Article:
Stay up to date with notifications from The Independent

Notifications can be managed in browser preferences.

Prison book ban to be overturned by Michael Gove

Last year, a High Court ruling found the ban on prisoners receiving books was unlawful

Siobhan Fenton,Nigel Morris
Sunday 12 July 2015 14:24 BST
A library with a limited range of books in prison (Getty)
A library with a limited range of books in prison (Getty) (Getty Images)

Michael Gove is to overturn restrictions on books in prisons.

According to The Sunday Times, the Justice Secretary will announce the policy move this week. He is expected to use a speech to announce the importance of education for prisoners behind bars.

The previous Justice Secretary Chris Grayling had banned relatives sending packages of books to inmates, as well as restricting the number of books present in each cell. He said the policy was part of a crackdown on “perks and privileges” afforded to prisoners.

In December 2014, the High Court ruled the reading restrictions unlawful, and the Ministry of Justice was forced to allow prisoners to buy books through four approved retailers. In his ruling, Mr Justice Collins quashed the ban, saying: “A book may not only be one which a prisoner may want to read but may be very useful or indeed necessary as part of a rehabilitation process.”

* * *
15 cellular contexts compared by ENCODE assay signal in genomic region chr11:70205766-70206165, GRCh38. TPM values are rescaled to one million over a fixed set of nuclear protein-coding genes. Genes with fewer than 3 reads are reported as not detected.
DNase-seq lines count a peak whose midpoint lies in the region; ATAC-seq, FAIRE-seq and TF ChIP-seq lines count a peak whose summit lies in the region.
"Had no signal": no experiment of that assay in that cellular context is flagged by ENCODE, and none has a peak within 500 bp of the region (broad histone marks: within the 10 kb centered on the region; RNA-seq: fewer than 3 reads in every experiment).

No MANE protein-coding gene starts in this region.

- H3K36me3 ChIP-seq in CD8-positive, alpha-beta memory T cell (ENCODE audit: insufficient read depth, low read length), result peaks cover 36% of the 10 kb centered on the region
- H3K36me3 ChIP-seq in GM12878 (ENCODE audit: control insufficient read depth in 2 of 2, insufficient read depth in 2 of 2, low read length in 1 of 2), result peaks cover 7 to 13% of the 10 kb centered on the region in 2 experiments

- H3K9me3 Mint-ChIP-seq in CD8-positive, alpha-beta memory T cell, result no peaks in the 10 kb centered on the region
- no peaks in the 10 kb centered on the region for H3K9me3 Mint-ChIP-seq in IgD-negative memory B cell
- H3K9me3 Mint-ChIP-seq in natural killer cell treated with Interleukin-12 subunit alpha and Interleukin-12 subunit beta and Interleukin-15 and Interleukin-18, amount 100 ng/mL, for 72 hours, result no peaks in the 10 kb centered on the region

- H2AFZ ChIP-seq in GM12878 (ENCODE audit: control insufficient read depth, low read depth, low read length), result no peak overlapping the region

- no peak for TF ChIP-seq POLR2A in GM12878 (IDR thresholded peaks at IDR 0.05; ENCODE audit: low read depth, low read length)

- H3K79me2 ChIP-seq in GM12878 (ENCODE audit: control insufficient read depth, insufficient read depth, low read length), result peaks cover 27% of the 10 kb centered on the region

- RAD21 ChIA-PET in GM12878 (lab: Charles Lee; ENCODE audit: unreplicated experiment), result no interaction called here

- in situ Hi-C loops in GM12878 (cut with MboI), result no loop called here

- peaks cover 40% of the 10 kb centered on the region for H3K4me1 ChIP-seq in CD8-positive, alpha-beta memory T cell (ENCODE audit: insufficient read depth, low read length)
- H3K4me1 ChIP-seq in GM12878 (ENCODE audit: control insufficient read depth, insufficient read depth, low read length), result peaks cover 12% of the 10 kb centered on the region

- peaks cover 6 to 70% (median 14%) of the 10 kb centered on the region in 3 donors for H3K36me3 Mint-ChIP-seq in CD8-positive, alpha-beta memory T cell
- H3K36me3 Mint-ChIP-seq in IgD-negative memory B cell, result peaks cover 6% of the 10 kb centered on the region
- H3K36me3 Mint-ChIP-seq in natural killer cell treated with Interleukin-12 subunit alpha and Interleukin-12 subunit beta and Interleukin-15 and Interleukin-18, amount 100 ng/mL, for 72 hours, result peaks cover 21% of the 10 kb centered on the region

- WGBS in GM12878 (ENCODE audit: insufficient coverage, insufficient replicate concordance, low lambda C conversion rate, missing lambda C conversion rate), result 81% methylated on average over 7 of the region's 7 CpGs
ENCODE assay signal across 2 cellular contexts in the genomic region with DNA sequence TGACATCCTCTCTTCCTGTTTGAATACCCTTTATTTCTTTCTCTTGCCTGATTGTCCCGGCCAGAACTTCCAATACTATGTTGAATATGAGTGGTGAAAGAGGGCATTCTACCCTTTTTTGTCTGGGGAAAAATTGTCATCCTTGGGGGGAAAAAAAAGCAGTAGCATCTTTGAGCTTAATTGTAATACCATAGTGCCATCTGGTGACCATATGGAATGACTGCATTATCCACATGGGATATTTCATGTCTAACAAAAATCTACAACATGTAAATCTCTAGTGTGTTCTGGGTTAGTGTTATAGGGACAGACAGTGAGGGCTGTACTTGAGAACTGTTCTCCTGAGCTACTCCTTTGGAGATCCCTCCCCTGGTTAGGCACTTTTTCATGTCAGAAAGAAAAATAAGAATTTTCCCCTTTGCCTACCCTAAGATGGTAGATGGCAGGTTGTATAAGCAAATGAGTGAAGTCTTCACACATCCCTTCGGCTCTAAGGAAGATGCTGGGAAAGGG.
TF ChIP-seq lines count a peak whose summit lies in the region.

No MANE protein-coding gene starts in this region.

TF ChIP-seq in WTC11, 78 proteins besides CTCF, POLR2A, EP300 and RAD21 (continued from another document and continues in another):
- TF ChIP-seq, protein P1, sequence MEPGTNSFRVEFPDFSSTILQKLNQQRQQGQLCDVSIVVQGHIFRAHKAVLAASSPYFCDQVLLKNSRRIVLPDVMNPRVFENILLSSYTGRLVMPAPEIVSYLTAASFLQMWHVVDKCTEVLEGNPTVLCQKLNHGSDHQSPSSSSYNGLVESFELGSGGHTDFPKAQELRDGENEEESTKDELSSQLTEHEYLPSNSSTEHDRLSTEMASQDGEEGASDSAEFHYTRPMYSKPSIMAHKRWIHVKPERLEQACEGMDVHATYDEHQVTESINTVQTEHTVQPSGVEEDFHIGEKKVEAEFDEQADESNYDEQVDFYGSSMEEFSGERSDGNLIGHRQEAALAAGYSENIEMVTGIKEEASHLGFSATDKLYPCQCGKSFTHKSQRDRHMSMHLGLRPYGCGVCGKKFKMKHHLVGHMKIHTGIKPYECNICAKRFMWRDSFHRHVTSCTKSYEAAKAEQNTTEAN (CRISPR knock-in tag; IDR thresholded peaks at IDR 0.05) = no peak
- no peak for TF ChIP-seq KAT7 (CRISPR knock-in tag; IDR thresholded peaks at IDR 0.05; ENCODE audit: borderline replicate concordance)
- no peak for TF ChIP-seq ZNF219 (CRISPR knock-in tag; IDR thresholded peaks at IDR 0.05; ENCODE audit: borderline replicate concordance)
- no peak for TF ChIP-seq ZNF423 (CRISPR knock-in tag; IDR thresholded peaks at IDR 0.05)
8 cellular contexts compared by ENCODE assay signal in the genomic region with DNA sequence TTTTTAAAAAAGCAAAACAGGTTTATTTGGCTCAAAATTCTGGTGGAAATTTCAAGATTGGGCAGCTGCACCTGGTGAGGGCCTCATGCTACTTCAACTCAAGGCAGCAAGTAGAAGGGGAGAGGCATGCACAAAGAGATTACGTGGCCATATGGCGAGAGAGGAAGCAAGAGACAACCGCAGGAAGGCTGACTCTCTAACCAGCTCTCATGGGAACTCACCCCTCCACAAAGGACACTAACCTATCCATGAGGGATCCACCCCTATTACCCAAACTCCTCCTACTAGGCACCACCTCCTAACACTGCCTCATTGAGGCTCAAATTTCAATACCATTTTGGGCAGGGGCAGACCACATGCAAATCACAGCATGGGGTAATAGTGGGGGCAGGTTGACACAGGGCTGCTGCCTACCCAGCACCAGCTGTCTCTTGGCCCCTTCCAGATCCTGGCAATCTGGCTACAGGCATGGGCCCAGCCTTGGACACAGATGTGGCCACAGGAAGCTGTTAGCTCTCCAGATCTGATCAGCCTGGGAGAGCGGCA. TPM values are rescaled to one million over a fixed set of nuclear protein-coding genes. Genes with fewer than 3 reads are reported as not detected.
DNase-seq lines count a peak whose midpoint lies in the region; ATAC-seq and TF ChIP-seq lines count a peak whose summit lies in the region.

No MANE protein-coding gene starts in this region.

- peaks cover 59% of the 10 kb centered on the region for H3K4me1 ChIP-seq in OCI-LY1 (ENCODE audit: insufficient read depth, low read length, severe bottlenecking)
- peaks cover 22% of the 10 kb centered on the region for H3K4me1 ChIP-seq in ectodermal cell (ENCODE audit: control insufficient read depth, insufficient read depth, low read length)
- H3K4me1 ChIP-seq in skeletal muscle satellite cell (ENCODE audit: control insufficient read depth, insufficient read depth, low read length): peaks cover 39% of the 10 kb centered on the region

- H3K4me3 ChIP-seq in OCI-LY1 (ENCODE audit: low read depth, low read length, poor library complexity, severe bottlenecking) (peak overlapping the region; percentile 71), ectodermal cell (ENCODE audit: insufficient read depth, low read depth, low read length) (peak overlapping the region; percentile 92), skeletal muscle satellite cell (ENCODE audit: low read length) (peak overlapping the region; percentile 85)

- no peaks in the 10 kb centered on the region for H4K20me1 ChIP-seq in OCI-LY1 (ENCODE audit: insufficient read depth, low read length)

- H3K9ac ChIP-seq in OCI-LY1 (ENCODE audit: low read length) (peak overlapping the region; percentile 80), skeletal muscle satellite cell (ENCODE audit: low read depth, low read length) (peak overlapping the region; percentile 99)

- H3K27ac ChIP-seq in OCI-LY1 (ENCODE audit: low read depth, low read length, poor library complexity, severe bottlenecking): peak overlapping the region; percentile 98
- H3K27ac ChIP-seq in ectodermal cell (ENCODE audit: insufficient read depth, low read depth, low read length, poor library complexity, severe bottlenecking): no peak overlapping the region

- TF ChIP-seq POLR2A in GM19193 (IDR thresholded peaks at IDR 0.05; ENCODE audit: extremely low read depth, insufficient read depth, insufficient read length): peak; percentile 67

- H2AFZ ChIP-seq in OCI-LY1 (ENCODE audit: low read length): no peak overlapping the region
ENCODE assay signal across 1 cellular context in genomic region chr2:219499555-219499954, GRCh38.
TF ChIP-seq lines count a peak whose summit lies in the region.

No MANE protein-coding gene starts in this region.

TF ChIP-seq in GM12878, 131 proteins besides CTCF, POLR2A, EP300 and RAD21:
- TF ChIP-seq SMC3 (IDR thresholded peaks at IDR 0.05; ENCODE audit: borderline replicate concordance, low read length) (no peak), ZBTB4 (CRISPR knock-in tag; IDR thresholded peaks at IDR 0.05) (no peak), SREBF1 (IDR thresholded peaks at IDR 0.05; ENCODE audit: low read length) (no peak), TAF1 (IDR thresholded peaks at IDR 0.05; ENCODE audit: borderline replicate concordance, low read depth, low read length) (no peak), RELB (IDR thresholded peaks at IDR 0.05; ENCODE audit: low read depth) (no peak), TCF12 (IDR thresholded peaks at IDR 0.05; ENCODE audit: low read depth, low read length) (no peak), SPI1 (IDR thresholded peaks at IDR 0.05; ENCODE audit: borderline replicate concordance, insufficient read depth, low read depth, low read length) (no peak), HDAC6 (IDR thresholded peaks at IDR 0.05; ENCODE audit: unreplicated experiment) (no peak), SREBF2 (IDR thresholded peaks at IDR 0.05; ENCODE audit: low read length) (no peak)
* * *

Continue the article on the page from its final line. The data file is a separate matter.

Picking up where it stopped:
Prisoners will now be allowed to have as many books in their cells as they wish, providing they do not exceed the restrictions on the volume of possessions that prisoners are allowed overall. Mr Gove announced that friends, relatives and charities would be permitted to send parcels of books directly to inmates. Books will still be screened for inappropriate content and physically examined for contraband by sniffer dogs and scanners.

Mr Gove told The Sunday Times: “Prisoners should not be sitting around idly in their cells, counting down the days till they are released. We have more than 80,000 people in custody. The most important thing we can do once they are in prison is make sure that they are usefully employed and that they get the literacy and numeracy and other skills they need for success in work.

“People who are currently languishing in prison are potential assets to society. They could be productive and contribute. If we look at them only as problems to be contained we miss the opportunity to transform their lives and to save ourselves and our society both money and pain.

Campaigners have welcomed the policy shift. Frances Crook, Chief Executive of the Howard League for Penal Reform, told The Independent: "The announcement by Michael Gove that prisoners will soon be able to receive books directly from their friends and family members, or indeed from any concerned individual or charity, is a fantastic final coda to the Books For Prisoners campaign.

"It is particularly welcome to hear the Secretary of State describe prisoners as assets and not liabilities. Prisoners are indeed people who can have positive futures and who can contribute to society. Relaxing access to books as tools of education and change is just one of the ways we can ensure that the justice system works with prisoners, rather than against them."

Join our commenting forum

Join thought-provoking conversations, follow other Independent readers and see their replies


Thank you for registering

Please refresh the page or navigate to another page on the site to be automatically logged inPlease refresh your browser to be logged in